Learning from the Indian elections, despite Modi’s win
Despite being upset about Bharatiya Janata Party (BJP)’s Modi Sarkar claiming undisputed victory in the Lok Sabha, I could not help but notice the immaculate election process that is being conducted by the Election Commission of India (ECI).
To hold an election process for an estimated 814 million voters over the span of five weeks is not only a daunting process but one that is easily subjected to chaos and anarchy. However, having followed the election process diligently, I was convinced that the election process was as peaceful as it could get, even with the BJP rally fiasco in Varanasi.
However, the biggest hallmark of this election process is that, so far, it has been declared as free and fair as it gets. For someone who belongs to a South Asian democracy, the importance of the terminology ‘free and fair’ cannot be undermined. To consider that there are credible institutions in India that can charter such a process despite rampant issues of corruption is something that needs to be greatly appreciated. While Pakistan is still struggling to hold singular free and fair elections which are unanimously agreed upon by all parties and factions involved, India has moved long past this dilemma.
The current electorate process expanded over nine phases with an impressive voter turnout of 66 per cent. Not only was this turnout the greatest to be witnessed in history, each voting stage was meticulously planned through. With a total of 11 million government workers and over a million troops deployed during the balloting process, this program has been rightly dubbed as one of the largest human management projects in the world. What interested me the most was that there were 1.7 million electronic voting systems which were distributed nationwide to facilitate an unbiased electorate process.
The timing of this free and fair mantra could not have been more ironically juxtaposed with Imran Khan’s recent nine point ‘charter of demands.’ One of the most important demands put forward was to establish a bio-metric voting system for the next general elections. The importance of such a system is crucial for the Pakistani election conundrum which is always blamed for sabotage and rigging. India’s success at creating and using their bio-metric voting system has proved to be an effective tool for large democracies. If a population 10 times greater than our own could easily facilitate such a process, then for Pakistan this is no tough ordeal. Without such a system, rigging would be an inevitable and repetitive consequence that we will have to bear.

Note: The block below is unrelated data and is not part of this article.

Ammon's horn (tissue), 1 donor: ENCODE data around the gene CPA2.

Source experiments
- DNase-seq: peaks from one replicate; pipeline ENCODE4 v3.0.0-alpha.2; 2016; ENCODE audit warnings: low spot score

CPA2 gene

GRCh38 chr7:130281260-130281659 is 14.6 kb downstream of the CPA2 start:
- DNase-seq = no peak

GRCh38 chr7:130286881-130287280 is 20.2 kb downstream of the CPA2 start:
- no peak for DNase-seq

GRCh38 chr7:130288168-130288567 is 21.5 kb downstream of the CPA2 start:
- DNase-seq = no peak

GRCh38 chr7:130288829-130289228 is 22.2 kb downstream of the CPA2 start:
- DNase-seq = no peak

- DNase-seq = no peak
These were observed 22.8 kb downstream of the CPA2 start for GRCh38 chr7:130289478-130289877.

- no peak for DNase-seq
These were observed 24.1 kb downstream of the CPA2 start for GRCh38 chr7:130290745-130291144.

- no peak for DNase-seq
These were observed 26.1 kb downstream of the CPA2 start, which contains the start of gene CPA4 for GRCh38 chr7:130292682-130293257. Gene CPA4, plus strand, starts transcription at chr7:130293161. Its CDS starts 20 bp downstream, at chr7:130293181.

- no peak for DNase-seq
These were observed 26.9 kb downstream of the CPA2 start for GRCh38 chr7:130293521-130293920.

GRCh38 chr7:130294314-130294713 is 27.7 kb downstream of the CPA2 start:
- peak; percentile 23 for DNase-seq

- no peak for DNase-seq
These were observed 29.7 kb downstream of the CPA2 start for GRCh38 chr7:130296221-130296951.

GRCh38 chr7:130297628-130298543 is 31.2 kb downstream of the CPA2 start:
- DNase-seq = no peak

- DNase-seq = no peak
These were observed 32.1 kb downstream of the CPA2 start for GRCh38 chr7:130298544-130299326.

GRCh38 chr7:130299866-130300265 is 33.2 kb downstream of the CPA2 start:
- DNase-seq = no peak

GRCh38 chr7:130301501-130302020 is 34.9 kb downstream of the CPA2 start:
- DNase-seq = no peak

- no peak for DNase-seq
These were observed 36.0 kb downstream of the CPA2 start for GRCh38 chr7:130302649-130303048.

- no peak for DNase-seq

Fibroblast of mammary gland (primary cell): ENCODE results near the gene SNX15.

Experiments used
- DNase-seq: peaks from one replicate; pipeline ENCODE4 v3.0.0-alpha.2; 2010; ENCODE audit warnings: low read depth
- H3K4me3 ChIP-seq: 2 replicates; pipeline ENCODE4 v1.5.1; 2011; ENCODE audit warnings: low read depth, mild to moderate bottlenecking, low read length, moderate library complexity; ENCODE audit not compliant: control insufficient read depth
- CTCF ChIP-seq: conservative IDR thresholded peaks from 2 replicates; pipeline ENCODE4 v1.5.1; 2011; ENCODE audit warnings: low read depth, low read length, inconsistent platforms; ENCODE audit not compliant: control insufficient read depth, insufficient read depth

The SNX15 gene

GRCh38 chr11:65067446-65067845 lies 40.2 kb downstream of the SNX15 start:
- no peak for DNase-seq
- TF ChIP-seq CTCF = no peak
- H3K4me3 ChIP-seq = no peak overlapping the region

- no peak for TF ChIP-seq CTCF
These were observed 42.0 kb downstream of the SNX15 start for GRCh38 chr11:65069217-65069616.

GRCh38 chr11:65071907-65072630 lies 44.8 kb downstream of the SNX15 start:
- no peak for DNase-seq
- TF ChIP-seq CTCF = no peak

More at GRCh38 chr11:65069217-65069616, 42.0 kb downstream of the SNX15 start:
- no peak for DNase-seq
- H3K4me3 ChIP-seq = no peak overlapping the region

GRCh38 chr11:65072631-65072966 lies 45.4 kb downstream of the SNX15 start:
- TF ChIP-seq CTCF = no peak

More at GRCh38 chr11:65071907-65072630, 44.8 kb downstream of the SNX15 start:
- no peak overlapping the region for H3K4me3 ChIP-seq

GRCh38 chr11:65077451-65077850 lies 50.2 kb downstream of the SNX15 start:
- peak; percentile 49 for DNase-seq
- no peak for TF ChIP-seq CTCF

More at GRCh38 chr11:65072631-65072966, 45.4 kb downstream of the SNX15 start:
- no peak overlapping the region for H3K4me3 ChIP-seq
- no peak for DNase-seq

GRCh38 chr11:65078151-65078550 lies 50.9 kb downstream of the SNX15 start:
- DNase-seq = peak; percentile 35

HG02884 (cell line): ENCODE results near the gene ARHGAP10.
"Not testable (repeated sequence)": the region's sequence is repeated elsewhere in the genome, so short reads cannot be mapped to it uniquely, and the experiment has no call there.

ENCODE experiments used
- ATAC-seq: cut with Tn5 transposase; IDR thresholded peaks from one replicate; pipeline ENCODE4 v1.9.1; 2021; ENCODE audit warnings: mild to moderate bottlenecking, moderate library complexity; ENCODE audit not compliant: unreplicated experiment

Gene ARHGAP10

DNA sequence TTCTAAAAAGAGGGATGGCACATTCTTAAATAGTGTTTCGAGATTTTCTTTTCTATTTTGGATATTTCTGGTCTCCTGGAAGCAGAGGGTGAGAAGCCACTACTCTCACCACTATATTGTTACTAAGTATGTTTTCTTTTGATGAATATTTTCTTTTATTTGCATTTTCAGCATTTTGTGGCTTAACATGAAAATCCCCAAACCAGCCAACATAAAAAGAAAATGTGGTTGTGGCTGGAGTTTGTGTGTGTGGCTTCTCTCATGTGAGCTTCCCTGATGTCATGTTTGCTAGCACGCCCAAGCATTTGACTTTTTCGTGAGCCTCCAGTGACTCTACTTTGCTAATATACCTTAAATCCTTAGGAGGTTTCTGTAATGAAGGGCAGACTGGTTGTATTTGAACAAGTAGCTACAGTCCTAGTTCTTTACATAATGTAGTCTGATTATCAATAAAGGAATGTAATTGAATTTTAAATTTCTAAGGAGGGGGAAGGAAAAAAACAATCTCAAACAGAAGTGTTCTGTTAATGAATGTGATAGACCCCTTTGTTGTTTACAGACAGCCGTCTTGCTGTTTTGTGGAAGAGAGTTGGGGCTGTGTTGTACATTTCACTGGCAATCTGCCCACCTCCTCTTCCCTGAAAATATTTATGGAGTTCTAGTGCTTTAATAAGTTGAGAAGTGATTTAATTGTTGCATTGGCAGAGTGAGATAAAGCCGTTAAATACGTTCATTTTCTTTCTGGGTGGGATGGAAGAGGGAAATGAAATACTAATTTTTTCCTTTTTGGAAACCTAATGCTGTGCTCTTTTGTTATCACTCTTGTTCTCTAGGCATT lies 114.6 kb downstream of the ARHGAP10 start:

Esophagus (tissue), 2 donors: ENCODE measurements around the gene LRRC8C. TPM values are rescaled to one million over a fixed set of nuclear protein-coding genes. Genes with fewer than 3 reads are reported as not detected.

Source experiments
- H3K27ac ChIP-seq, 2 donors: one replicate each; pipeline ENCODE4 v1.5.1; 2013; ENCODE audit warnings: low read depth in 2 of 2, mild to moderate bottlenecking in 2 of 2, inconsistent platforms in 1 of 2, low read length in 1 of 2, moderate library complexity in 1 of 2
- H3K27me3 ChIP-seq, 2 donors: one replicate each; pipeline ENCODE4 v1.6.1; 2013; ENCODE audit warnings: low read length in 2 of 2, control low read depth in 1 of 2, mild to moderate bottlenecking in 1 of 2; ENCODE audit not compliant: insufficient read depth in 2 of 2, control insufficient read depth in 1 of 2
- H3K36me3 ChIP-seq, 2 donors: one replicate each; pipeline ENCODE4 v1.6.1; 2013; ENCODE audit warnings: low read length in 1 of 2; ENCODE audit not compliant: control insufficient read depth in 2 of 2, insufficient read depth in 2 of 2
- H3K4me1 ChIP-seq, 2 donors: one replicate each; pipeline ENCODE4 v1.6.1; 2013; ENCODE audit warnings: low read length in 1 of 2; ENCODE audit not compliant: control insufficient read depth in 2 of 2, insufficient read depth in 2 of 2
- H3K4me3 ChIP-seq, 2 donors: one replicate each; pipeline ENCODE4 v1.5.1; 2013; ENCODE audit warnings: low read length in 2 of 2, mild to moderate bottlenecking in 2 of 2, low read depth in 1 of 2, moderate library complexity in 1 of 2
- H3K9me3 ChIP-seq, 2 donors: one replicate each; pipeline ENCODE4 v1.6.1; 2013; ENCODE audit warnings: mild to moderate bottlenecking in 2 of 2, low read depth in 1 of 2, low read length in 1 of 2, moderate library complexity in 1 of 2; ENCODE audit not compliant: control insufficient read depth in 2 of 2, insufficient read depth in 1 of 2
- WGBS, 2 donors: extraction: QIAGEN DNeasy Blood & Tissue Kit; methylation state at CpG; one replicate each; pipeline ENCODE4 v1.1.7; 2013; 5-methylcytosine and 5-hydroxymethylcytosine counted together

It is extremely unfortunate and disappointing that rather than appreciating and learning from this election process, half of Pakistan is busy condemning the victory of BJP, which Pakistan believes to be quite an extremist faction.
I, however, am more concerned about Pakistan’s future electoral process relative to its upcoming Indo-Pak relations. This incident has once again reminded me of the awkward moment of when I first crossed the Wagah border on foot and as soon as I crossed Pakistani domain, a big sign stood there mocking us as I walked past it saying ‘Welcome to India – World’s Largest Democracy’.
The views expressed by the writer and the reader comments do not necessarily reflect the views and policies of The Express Tribune.